I am angry that these beliefs lead to some people calling me ‘a wolf’ and ‘everything that is wrong with the church’ and ‘woke’ and ‘a pharisee’. But I’m not really that concerned about how people think about me. I’m angry that the culture war has a crossfire that catches faithful, orthodox, nuanced pastors I admire from the left, and individuals living vulnerably in church communities, while making the church seem unwelcome to anyone to the left of Scott Morrison, from the right. I have thick skin, and bankable skills. I’m not marginalised, or a victim, or oppressed. I am not claiming victim status here. I just don’t want to be a fighter in your stupid wars, and I don’t want our institution to be a significant culture war player held up as an example by the leaders and media platforms of the hard right.

I’m angry at how our ‘tin ear’ could mean that on a day in which international apologist Ravi Zacharias — championed by political and theological conservatives (like Mike Pence and Martyn Iles) was exposed as a serial predator and rapist, and megachurch pastor Carl Lentz was exposed as a narcississtic predator, somehow those urging peace, or nuance, in a culture war are called ‘the biggest danger to the church‘… And let’s face it — Mark might publicly deny that this is about me, but everyone – including Mark — knows that he was writing this about me. But if it’s not — the great sins that article points out — nuance, a desire to be pastorally sensitive, a desire to enforce one’s ecclesiological structures, and a desire to be theologically accurate in our public engagements — are all apparently dangers to the church because they undermine our culture war efforts.

So, I’m angry. And there isn’t much virtue in anger — and, there’s a warning about this in the Bible that doesn’t say anger is inherently wrong.

But it does say: “In your anger do not sin” (Ephesians 4:26).

And I am guilty of sinning in my anger in the last few days; in ways that undermine all the stuff that makes me angry.

It is clear that to be angry at the culture war — and to try to take no side — can end up just making you some sort of champion for a ‘third way’ of culture warring, or a mercenary who gets pulled from one side to another. And I have no interest in that.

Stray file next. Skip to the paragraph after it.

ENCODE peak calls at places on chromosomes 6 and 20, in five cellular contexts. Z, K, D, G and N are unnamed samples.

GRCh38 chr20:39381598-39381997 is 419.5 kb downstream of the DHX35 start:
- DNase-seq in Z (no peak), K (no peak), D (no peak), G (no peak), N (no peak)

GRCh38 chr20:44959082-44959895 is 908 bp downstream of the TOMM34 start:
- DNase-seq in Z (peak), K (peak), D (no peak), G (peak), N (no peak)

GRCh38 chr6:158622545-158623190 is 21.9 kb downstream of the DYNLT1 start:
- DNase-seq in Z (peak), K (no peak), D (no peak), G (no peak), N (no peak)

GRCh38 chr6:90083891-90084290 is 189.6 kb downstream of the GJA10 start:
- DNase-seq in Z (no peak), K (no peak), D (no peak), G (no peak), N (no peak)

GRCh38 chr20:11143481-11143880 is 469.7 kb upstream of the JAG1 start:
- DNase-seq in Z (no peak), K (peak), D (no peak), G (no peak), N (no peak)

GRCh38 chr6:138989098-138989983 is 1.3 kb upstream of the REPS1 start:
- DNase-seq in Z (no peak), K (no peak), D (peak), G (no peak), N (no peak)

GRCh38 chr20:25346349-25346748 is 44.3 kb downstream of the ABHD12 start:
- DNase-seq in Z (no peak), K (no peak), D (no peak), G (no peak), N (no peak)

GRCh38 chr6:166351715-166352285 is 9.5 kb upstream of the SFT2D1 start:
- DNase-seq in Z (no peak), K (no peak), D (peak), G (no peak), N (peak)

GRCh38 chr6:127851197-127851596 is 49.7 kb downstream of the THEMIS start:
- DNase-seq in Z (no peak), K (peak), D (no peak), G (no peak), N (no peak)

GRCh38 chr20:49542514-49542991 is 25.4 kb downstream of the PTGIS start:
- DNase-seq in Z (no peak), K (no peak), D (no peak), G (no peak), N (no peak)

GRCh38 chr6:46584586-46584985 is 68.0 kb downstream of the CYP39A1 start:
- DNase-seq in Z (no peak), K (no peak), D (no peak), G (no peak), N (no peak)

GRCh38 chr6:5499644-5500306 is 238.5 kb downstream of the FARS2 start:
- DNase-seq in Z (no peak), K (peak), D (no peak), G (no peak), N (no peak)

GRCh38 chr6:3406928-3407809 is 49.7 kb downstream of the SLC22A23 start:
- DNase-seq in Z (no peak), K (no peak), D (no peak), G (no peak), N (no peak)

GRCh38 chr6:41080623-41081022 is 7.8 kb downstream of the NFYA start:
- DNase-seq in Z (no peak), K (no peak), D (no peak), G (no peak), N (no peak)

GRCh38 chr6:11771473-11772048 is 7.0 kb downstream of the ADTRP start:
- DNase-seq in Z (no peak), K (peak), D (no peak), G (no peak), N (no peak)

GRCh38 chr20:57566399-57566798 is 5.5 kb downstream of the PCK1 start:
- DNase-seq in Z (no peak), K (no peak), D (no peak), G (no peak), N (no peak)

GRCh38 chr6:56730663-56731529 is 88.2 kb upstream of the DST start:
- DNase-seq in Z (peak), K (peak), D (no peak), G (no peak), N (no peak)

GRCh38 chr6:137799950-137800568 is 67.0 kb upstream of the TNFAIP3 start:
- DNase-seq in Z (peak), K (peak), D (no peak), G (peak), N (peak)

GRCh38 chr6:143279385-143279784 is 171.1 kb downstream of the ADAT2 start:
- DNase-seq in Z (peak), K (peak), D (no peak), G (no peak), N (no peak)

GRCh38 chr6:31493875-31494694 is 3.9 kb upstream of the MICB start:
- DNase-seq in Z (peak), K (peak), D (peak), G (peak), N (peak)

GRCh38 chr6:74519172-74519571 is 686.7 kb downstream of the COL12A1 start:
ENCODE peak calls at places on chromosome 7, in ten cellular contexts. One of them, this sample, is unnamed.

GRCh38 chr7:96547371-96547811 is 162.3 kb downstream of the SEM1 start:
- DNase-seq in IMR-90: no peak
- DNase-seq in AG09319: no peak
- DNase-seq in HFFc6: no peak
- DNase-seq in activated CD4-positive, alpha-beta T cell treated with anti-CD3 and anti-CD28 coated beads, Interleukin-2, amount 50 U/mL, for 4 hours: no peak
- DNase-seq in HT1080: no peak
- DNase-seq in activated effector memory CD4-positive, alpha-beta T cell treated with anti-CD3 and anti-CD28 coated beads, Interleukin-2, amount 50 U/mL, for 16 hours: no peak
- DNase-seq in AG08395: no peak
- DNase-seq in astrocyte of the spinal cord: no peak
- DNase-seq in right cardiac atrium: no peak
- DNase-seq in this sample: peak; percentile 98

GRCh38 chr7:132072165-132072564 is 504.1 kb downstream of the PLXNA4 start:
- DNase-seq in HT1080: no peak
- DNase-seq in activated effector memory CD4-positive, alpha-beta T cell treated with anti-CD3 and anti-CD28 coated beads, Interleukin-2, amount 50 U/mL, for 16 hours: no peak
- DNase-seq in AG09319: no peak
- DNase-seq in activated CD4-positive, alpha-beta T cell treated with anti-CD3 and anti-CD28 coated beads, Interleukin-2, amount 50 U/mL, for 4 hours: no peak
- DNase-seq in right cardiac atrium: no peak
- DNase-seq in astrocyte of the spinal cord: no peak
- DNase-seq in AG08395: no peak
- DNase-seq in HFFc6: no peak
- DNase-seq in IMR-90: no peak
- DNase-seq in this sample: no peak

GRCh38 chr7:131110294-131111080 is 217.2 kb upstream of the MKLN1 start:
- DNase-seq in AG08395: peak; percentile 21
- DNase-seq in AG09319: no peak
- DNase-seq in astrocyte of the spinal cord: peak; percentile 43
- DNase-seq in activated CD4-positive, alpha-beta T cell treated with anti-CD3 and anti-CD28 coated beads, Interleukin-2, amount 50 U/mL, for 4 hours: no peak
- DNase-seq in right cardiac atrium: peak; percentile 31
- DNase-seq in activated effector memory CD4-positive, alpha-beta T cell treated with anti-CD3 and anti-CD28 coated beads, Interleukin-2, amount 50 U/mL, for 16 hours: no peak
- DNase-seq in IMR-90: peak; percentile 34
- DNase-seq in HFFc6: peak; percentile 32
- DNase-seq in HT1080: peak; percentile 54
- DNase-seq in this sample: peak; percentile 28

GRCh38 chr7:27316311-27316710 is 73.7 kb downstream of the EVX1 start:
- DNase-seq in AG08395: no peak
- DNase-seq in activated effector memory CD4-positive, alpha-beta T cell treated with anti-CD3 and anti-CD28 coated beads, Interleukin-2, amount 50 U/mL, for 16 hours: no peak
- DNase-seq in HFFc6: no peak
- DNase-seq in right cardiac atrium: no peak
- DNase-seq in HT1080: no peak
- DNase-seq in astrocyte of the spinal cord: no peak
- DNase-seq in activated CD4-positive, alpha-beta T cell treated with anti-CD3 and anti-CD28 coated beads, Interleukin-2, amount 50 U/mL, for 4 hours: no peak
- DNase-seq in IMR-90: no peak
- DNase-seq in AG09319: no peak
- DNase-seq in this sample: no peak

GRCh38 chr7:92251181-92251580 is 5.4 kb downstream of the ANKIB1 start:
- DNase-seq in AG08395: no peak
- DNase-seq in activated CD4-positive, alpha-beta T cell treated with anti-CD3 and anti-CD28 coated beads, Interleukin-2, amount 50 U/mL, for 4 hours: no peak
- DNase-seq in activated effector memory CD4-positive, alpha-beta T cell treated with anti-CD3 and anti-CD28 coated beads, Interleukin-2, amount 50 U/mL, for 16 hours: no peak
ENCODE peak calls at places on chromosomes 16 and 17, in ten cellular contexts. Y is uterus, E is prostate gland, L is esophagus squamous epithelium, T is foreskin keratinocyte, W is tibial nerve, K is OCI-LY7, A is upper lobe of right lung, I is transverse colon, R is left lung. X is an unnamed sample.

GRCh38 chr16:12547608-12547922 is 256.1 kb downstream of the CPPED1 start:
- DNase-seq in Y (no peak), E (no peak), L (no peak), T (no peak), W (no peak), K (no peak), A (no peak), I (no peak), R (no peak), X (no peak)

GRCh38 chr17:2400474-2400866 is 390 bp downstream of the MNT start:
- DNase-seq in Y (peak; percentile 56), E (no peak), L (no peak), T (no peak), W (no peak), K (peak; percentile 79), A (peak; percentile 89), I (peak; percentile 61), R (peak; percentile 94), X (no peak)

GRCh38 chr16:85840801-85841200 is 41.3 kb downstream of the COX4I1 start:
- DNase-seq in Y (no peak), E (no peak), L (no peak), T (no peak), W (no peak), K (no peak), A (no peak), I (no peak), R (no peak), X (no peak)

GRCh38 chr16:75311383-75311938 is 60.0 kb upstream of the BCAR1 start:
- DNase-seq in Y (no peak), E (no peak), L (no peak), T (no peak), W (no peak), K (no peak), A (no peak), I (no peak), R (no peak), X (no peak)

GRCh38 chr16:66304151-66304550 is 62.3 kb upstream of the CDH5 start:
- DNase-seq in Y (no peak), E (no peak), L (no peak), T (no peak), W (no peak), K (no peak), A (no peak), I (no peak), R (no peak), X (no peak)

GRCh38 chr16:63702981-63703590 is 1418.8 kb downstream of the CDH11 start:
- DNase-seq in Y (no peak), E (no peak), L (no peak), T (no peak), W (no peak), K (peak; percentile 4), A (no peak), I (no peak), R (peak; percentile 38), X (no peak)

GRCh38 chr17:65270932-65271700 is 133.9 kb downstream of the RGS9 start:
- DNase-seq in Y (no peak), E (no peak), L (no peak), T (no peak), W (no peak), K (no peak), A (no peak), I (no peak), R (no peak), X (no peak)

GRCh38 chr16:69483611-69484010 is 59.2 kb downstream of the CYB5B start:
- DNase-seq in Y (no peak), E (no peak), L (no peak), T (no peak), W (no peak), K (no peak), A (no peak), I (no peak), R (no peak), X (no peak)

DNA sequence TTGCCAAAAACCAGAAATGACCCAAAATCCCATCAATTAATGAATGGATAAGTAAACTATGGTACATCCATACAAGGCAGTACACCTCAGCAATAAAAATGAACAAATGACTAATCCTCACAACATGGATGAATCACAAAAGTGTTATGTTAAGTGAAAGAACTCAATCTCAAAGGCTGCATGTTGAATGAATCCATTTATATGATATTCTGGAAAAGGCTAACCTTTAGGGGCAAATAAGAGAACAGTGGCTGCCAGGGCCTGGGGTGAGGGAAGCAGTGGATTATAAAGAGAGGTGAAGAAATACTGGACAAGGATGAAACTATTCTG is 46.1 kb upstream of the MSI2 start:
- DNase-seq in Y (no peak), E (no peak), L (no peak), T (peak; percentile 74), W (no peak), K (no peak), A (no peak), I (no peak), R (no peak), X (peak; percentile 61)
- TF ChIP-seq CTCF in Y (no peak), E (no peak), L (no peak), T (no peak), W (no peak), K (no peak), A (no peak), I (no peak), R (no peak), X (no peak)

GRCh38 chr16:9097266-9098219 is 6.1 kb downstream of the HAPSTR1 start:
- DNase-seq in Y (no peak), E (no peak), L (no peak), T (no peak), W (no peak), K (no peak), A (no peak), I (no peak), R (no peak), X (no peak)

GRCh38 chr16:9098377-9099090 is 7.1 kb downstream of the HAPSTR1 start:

Blessed are the peacemakers.

And so. Here are my confessions.

I find it harder to love my brothers and sisters on ‘the right’ — who should be ‘my friends’ — given that I am part of a confessional, theologically conservative, denomination — than I do to love those on ‘the left’ in the culture war. I find the commitment to justice for the marginalised more compelling than commitments to our own institutional power and Christian morality being extended beyond the church. I speak in harsher terms about their positions — especially those within my institution — than I do about those I believe to be in error on the other side. I do a better job of listening to and engaging charitably with the progressive theological and political positions that I agree with than with the conservative ones — in part because I’d like to present conservative positions without ‘culture war’ engagement, and to cut through the messaging that sees something like religious freedom as a culture war battlefront is difficult without differentiation. I believe there are times where this difficulty produces ungodly and immoderate interactions with others (I had several comments on a forum moderated yesterday because I consistently, and deliberately, misspelled the name Caldron Pool). I can do better at this, and am thankful for friends who call me out.